Charity and aid have failed Africa and its leading entrepreneurs are now driving the continent’s development agenda.
This was the sentiment of Tony Elumelu’s speech, described by many as “powerful,” which was delivered at the African Development Bank’s (AfDB) Annual Board of Governors meeting held in Marrakech, Morocco. The speech was followed by a panel discussion moderated by the BBC presenter Zeinab Badawi with Ronald Lauder, founder of the Ronald S. Lauder Foundation.
In front of a global audience that included African finance ministers, central bank governors, CEOs, and executives of global development finance institutions, as well as African business leaders, including some past presidents, development partners, and African and global philanthropic institutions, Elumelu spoke of the failure of traditional development interventions which have previously characterized development in Africa.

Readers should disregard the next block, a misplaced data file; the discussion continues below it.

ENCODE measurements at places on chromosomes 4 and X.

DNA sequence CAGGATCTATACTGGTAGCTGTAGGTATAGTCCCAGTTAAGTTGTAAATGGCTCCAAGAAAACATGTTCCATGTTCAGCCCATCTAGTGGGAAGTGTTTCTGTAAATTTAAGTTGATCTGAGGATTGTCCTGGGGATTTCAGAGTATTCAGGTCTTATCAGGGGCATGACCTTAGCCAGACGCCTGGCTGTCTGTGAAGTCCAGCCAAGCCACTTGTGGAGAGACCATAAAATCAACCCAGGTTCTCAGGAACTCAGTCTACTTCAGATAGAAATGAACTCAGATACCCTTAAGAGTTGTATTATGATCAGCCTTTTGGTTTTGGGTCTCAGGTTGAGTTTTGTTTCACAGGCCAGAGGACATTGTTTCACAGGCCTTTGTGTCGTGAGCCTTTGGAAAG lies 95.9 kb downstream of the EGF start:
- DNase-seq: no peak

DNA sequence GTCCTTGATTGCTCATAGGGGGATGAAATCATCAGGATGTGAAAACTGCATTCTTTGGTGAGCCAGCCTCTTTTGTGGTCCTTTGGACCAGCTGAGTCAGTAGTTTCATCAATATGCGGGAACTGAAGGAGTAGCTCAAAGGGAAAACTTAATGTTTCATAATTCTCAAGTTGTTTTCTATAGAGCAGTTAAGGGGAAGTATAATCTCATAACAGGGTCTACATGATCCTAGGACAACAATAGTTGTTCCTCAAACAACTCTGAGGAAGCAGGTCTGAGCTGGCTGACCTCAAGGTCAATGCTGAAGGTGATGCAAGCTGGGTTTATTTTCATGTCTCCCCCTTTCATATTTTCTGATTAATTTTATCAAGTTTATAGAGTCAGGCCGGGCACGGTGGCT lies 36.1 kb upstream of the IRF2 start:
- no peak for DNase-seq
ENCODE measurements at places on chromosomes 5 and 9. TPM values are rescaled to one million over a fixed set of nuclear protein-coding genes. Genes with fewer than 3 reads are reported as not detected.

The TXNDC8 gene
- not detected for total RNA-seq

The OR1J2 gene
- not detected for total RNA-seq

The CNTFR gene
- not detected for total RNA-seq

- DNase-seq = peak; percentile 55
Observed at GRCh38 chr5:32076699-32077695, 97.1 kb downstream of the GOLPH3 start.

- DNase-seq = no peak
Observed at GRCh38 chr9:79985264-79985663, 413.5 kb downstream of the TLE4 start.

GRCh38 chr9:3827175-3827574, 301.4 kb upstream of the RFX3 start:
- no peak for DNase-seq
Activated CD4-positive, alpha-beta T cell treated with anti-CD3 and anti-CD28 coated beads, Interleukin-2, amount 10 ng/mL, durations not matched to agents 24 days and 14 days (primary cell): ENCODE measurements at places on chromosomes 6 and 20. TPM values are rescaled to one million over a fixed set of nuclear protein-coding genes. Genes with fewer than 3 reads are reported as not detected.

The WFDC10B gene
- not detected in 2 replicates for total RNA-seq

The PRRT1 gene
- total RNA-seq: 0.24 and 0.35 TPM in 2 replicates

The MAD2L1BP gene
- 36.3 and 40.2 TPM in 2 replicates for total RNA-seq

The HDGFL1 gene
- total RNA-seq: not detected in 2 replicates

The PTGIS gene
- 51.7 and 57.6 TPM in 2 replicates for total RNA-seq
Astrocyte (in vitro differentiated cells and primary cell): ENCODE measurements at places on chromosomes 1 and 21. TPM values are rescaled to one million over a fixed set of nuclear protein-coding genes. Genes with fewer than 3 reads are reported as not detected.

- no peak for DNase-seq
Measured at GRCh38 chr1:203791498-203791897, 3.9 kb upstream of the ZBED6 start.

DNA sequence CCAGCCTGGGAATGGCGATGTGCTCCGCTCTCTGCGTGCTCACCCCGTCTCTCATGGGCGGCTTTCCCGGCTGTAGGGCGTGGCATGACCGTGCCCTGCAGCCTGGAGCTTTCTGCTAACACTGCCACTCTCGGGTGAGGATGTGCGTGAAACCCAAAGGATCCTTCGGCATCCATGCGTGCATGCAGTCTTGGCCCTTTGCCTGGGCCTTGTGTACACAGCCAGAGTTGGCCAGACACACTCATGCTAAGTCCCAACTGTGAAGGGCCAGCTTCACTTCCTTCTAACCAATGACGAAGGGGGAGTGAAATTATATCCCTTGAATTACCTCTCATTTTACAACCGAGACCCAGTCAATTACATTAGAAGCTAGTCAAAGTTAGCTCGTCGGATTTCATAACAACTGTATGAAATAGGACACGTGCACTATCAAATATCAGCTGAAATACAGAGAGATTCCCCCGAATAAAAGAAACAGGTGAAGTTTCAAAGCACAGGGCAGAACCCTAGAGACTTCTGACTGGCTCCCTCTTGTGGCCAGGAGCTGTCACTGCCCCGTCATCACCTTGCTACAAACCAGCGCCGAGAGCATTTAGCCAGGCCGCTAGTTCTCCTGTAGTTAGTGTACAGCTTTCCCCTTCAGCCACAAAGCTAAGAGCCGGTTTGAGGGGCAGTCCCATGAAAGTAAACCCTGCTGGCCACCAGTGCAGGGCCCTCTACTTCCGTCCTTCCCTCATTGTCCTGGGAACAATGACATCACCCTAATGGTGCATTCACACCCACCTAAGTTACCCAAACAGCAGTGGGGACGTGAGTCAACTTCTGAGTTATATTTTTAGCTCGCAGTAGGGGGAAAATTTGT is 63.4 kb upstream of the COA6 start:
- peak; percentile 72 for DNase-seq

Elumelu challenged the audience to consider a new approach to Africa’s development – one that involved the private sector and was capable of kick-starting the economic ecosystem that underpins all sustainable development. He called this new approach Africapitalism, an economic philosophy which asserts that the private sector can solve Africa’s most pressing challenges through long term investments that create economic prosperity and social wealth.
Elumelu, who is Chairman of Heirs Holdings (http://heirsholdings.com), a proprietary investment company and founder of The Tony Elumelu Foundation, called for the private sector to take on the responsibility of development using his personal experience at the United Bank for Africa (UBA).
He made a compelling case for Africapitalism by telling the story of how a USD5 million investment in UBA 17 years ago spawned a multinational, pan-African financial institution that has created 25,000 jobs, generated wealth in communities all across Africa, expanded finance for trade, created stronger financial infrastructure for investment and economic growth, paid taxes to national and local governments to support public services, and given millions of customers control over their financial lives.
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